Paul was born in Amsterdam on New Year’s Eve 1698. His father was Jacques Fourdrinier and his mother was Jeanne Theroude and both were Huguenots. Jeanne had been deported from France to England in 1688 and we do not know how she met Jacques or got to The Netherlands, but there was a Pierre Fourdrinier deported to England at the same time as the Theroudes.
We believe that Paul was apprenticed to Bernard Picart, one of the greatest engravers of his age, about 1714 and then emigrated to London with his parents and brother Benjamin in 1720.
His apprenticeship had stood him in good stead as he was immediately commissioned by Jacob Tonson, a prominent publisher, to develop about 100 engravings for John Dryden's Works of Virgil.
From here he went on to work on Milton's Paradise Lost, and then fell in with the 3rd Earl of Burlington and his close associates William Kent and Isaac Ware. These were the leading advocates for Palladian Neoclassical architecture, a movement which superceded the Baroque and earlier styles and influenced many public buildings in the UK, France and the USA. Burlington was wealthy and spent liberally on his crusade to bring Neoclassical design into England. He published and supported a number of important books, most of which were illustrated by Paul Fourdrinier.
Paul had married Susanna Grolleau, the daughter of a Cloth Dealer who had migrated to England from France around 1680 and who in 1686 married Marie Dufay, another deportee who came to England in probably the same ship as Jeanne Theroude.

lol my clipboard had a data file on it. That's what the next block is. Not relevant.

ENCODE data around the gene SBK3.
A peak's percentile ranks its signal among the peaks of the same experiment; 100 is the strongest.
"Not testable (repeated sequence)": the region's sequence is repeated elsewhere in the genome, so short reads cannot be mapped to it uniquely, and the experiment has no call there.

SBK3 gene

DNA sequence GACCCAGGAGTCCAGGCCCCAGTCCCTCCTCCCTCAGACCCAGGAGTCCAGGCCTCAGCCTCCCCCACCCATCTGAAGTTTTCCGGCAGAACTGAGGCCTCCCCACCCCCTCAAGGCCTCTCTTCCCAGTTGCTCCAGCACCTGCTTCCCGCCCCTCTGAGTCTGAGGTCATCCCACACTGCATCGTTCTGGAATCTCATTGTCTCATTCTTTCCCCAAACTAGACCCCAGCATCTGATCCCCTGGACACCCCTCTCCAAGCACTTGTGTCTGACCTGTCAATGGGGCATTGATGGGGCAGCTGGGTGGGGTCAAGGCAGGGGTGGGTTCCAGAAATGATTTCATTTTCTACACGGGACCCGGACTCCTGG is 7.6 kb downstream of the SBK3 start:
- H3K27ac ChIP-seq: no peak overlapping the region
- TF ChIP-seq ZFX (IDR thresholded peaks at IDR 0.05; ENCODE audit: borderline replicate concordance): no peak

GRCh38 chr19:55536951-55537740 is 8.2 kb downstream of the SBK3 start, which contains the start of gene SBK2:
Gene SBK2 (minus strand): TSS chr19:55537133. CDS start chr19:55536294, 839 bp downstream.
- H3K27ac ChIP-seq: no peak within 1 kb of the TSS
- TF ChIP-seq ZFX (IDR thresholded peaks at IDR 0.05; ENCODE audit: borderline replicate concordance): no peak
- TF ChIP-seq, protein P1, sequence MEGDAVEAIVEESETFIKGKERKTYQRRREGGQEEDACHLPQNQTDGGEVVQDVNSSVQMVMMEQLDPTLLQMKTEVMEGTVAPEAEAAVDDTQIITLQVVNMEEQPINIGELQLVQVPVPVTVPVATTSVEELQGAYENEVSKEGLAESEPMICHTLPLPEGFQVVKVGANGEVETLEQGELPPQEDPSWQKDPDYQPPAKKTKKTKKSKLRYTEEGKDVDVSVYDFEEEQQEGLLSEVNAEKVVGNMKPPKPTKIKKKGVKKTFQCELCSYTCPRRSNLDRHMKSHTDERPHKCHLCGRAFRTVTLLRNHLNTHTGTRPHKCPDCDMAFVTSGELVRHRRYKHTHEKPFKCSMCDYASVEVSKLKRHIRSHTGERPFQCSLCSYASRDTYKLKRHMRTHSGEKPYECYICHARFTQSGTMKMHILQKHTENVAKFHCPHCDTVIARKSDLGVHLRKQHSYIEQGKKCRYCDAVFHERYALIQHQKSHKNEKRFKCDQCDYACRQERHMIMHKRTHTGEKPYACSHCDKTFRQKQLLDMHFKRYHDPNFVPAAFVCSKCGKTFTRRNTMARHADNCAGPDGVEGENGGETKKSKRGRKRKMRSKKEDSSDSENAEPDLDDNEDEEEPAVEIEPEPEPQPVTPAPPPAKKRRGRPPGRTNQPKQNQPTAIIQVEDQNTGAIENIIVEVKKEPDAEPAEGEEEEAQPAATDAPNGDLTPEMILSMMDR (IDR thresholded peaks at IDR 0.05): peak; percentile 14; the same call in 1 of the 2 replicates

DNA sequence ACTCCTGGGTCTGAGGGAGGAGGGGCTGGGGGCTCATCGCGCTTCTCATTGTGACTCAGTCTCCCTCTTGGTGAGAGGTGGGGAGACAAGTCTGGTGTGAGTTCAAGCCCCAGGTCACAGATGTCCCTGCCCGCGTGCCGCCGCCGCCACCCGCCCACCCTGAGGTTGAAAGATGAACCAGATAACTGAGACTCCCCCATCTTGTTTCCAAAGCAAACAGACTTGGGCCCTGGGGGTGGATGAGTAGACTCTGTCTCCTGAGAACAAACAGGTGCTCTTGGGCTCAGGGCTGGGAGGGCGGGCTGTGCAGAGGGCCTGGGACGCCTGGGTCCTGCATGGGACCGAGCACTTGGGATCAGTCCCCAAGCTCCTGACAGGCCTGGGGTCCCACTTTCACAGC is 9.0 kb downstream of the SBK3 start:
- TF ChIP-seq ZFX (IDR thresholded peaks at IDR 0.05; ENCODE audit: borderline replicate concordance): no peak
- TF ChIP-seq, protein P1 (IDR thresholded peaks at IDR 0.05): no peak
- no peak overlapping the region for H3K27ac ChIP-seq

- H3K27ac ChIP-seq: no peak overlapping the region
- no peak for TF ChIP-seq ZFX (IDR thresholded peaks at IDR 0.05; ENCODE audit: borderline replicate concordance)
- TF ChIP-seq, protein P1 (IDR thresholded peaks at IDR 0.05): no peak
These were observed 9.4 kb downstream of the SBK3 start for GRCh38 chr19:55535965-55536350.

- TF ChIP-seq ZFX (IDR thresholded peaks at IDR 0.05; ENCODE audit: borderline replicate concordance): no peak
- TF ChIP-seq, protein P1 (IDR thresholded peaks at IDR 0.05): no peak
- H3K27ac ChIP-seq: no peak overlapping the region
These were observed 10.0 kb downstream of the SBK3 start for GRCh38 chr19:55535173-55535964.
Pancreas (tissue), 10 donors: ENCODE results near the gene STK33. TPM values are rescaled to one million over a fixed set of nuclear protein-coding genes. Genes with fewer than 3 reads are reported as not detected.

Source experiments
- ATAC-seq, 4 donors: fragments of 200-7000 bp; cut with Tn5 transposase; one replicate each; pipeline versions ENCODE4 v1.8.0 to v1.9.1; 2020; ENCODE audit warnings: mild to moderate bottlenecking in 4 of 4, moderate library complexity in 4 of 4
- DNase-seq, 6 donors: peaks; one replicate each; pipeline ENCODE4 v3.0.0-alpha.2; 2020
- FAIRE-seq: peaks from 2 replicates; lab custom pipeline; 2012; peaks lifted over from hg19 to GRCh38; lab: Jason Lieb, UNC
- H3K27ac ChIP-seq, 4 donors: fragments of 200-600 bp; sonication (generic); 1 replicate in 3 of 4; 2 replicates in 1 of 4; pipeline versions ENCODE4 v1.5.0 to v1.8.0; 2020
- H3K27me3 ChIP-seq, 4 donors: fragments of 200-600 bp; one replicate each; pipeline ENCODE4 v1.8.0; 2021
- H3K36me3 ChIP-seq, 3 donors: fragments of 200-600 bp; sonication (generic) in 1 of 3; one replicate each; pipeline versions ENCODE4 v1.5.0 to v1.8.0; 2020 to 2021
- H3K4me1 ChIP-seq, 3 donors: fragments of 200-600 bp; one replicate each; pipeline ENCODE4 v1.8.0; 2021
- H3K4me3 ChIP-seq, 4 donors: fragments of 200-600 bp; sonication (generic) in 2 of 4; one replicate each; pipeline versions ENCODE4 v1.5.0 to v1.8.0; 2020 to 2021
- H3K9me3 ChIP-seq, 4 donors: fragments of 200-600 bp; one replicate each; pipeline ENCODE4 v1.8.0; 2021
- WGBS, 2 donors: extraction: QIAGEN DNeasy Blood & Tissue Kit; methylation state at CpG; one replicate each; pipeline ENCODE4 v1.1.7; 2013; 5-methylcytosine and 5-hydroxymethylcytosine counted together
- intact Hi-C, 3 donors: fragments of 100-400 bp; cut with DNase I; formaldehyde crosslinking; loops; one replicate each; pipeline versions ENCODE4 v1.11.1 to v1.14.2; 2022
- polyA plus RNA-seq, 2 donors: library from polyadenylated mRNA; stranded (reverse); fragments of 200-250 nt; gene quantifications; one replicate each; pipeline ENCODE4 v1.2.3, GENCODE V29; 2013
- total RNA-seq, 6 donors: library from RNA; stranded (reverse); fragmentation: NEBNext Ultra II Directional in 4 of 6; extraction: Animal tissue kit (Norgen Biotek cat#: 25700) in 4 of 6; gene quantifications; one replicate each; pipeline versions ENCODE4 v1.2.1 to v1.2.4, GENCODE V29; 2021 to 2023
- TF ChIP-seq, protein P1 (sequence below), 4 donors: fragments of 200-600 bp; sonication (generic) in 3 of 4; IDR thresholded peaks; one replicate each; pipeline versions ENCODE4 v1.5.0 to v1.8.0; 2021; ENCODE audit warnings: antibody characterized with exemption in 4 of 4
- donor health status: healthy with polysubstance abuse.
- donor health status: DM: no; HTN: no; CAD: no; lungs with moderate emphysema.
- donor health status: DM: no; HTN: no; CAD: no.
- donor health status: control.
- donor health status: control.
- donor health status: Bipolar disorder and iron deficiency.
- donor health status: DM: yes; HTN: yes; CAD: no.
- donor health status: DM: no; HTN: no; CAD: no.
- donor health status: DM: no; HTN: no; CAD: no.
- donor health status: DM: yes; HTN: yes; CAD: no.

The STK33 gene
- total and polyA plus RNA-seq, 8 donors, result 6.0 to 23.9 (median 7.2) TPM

Paul and Susanna had eight children of whom three died fairly young. He set up shop in 1731 on the corner of Craig's Court and Whitehall in London; this shop continued in the family until about 1810. One of his grandchildren was the mother of Henry Cardinal Newman and two of his grandchildren became famous for developing the Fourdrinier Paper Making machine.
Paul's printmaking career involved him in the building of the first Westminster Bridge, Houghton Hall, the splendid Palladian home of Robert Walpole, England's first Prime Minister, the Georgian City of Bath, now a UNESCO World Heritage Site, The Foundling Hospital and many more great projects of the century.
He died in 1758 and is buried with his wife and some of his children in the Grolleau family grave in the Huguenot Cemetery in Wandsworth, a London suburb.